The stigma of drug addiction and crime. Alcoholism and addiction have been classified as medical illnesses by the American Medical Association since the 1950s. The distinction has done little to treat addiction as a disease rather than as a moral defect or a criminal matter. There is a definitive link between crime and drug addictions that primarily contributes to the illegal status of commonly abused drugs.
Not only is it illegal to carry many of these drugs, but lowering a person's inhibitions when under the influence can encourage them to commit other crimes. The types of crimes a person can commit when using drugs are broad and depend on a variety of sub-factors, but regardless, drug users are more likely than non-users to commit crimes. Petty theft to obtain drugs and satisfy their cravings when they are desperate is another way drugs influence people to commit crimes. Whether the person affected is addicted to illegal drugs or prescription drugs, the effect on their life can be disastrous.
In addition to the many health problems that come with drug addiction, there are many other areas of a person's life that will be adversely affected. It's hard to maintain healthy relationships with other people when drug addiction has taken hold. While it's easy to see how funding an illegal drug addiction would affect a person's finances, it's a different situation for those who are addicted to prescription drugs, at least at first. It may not be immediately obvious why drug addiction is a social problem, but it is estimated that, for every person with an addiction, another five are adversely affected, and they are not always the people closest to the addict.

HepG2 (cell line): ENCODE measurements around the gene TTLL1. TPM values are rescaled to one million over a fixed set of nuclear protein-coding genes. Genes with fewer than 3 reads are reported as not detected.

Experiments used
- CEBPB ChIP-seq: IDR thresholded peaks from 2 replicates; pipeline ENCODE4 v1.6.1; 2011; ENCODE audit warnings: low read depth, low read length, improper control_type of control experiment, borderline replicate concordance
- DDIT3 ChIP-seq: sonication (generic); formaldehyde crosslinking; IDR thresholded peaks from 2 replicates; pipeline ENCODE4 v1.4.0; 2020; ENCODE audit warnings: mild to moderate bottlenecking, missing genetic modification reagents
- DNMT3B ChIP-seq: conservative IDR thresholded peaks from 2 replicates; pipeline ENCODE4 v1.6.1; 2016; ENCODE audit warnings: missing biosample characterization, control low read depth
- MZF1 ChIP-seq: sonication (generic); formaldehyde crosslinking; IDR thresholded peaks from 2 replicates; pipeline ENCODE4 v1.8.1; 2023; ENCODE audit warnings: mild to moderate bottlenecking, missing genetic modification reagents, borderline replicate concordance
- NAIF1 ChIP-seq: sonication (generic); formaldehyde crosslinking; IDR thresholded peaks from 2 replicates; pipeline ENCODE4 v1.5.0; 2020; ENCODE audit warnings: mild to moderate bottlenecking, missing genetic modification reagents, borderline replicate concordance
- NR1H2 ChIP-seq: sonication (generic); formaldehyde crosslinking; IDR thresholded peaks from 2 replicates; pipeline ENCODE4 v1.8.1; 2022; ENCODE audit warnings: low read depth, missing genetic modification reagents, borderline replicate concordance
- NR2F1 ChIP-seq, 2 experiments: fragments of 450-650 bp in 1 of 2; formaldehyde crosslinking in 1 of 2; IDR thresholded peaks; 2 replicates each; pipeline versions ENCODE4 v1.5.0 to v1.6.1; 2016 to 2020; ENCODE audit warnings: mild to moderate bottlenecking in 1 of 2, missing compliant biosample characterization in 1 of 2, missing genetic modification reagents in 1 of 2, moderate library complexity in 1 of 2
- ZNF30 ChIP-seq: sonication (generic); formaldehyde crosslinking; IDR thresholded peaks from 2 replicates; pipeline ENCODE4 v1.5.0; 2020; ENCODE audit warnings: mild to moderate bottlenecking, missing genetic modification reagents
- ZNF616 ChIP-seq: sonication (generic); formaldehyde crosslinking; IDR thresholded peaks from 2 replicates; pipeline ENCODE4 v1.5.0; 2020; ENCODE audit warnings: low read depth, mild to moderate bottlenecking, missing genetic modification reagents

The most permanent effect of drug addiction is death, which is more likely due to addiction due to the increase in tolerance that leads to overdose.